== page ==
DOI: http://dx.doi.org/10.18203/2320-6012.ijrms20151169

A comparative study between dexmedetomidine and propofol for maintaining depth of anesthesia in elective craniotomy: a prospective randomized double blind study

Amrita Roy, Suman Sarkar, Anirban Chatterjee, Anusua Banerjee

Abstract


Background: The objective of present study was to assess the efficacy of dexmedetomidine over propofol in maintaining depth of anesthesia in patients undergoing elective craniotomy.

Methods: Ninety patients of American Society of Anaesthesiologists (ASA) physical status 1 or 2, of either sex, with Glasgow Coma Score (GCS) 14 or 15, scheduled for elective craniotomy, were allocated in two groups, Group D and Group P. Each group consisted of 45 patients. Anesthesia was induced with propofol and maintained with nitrous oxide in oxygen, atracurium and intermittent fentanyl. Patients in Group D received continuous infusion of dexmedetomidine 0.4 µg/kg/hour which was started after induction and stopped after closure of dura in and patients in Group P received continuous infusion of propofol 100 µg/kg/min in same manner. Heart Rate (HR), mean arterial pressure (MAP), and bispectral index (BIS) were recorded and compared at specific time points which are known to have hemodynamic alterations throughout the intraoperative period.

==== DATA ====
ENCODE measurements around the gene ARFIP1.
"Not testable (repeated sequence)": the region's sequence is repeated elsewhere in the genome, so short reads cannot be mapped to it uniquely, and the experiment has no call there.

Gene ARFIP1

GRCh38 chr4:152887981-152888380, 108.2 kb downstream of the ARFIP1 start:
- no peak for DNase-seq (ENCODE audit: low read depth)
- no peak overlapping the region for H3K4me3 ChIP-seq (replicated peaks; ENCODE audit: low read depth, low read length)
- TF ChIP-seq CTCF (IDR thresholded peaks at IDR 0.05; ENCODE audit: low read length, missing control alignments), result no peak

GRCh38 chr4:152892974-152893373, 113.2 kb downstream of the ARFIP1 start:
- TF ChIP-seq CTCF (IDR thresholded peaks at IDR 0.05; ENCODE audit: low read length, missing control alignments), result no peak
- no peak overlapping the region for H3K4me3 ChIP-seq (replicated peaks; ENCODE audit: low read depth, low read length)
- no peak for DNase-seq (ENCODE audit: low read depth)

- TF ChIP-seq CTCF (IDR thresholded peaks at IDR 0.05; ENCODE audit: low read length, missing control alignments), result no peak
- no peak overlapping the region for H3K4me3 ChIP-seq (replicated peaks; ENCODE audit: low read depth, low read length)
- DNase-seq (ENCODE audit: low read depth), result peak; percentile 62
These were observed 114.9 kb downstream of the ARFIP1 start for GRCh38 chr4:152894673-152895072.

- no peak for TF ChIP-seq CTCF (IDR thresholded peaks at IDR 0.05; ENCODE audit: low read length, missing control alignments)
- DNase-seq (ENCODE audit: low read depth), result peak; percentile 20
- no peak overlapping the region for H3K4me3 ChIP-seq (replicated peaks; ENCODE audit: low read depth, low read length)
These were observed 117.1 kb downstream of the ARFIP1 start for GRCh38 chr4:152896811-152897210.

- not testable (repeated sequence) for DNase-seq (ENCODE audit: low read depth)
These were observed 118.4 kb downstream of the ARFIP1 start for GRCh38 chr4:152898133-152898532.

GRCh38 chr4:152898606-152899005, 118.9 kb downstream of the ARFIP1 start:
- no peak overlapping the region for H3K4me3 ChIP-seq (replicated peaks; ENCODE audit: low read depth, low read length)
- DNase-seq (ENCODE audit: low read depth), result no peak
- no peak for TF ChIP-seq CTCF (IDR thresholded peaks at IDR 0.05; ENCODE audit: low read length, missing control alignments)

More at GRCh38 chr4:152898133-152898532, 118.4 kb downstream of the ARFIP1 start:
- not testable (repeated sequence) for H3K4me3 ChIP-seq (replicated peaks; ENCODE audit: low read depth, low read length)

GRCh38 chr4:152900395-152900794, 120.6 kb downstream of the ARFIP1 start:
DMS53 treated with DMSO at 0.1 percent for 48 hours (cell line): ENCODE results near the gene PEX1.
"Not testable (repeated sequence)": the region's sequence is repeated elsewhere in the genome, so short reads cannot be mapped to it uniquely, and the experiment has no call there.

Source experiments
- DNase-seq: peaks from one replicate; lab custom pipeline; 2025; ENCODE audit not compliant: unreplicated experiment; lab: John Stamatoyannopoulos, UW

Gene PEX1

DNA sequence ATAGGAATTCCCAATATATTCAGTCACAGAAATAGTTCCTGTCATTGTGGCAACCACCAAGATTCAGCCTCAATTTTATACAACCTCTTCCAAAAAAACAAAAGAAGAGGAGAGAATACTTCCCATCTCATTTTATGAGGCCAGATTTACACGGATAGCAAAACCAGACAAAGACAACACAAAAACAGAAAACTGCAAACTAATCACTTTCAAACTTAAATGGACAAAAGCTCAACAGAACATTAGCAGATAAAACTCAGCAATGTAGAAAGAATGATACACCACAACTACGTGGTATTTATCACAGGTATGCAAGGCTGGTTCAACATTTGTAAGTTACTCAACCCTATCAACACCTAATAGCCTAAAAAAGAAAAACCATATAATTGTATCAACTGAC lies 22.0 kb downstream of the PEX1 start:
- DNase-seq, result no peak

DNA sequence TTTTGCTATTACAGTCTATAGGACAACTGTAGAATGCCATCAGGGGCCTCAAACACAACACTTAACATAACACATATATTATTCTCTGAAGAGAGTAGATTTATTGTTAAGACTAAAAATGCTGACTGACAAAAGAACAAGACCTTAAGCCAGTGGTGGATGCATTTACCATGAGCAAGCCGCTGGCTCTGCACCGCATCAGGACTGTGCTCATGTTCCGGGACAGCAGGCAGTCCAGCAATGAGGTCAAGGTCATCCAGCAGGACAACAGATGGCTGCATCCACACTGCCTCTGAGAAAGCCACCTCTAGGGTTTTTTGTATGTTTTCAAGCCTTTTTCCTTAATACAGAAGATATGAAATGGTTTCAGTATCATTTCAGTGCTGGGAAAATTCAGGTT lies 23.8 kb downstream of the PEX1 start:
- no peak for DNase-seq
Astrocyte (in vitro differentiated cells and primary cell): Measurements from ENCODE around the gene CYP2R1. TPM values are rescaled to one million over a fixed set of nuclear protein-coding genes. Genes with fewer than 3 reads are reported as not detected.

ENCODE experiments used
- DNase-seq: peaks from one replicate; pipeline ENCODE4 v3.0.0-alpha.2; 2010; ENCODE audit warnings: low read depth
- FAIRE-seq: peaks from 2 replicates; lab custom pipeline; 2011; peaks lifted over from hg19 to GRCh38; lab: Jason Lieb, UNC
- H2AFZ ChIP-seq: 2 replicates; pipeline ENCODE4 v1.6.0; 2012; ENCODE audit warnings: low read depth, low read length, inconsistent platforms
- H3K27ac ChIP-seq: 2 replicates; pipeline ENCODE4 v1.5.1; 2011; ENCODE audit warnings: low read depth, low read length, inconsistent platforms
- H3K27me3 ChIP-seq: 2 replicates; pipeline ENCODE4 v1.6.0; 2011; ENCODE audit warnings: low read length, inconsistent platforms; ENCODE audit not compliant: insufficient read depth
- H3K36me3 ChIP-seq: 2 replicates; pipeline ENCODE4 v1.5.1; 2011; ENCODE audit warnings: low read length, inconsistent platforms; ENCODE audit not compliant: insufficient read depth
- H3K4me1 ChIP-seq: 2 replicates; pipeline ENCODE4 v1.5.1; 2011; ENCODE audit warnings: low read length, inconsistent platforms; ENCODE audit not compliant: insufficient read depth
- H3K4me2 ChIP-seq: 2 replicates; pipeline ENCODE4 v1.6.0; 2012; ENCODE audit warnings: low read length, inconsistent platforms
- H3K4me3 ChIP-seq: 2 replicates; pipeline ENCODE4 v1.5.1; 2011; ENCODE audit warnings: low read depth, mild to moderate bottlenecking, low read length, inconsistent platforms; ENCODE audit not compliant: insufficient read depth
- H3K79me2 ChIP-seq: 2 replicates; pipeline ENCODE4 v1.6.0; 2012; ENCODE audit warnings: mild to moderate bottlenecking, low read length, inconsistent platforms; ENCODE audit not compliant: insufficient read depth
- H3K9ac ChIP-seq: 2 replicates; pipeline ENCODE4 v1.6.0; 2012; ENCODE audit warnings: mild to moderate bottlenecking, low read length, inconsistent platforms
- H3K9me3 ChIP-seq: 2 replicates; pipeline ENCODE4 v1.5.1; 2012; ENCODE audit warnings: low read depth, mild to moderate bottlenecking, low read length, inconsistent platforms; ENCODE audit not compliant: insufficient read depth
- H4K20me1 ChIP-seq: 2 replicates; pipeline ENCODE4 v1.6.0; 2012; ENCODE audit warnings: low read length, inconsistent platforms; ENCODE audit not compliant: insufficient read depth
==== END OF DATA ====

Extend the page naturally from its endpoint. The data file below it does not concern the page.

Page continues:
Results: Dexmedetomidine was comparable and even better (after intubation p 0.02, head pin fixation p 0.00, opening of dura p <0.00) than propofol in maintaining depth of anesthesia. It also attenuated HR and MAP at intubation, head pin fixation, skin incision, making of burr hole, opening of dura and at extubation (p 0.00). But Ramsay sedation score of patients after extubation in both groups did not differ significantly (p 0.36). No patient had recall.

Conclusions: Dexmedetomidine is comparable with propofol in maintaining depth of anesthesia during elective craniotomy. It can be used as a sole anesthetic agent during craniotomy.

 


Keywords


BIS, Dexmedetomidine, Craniotomy, Intraoperative awareness, Depth of anesthesia, Recall

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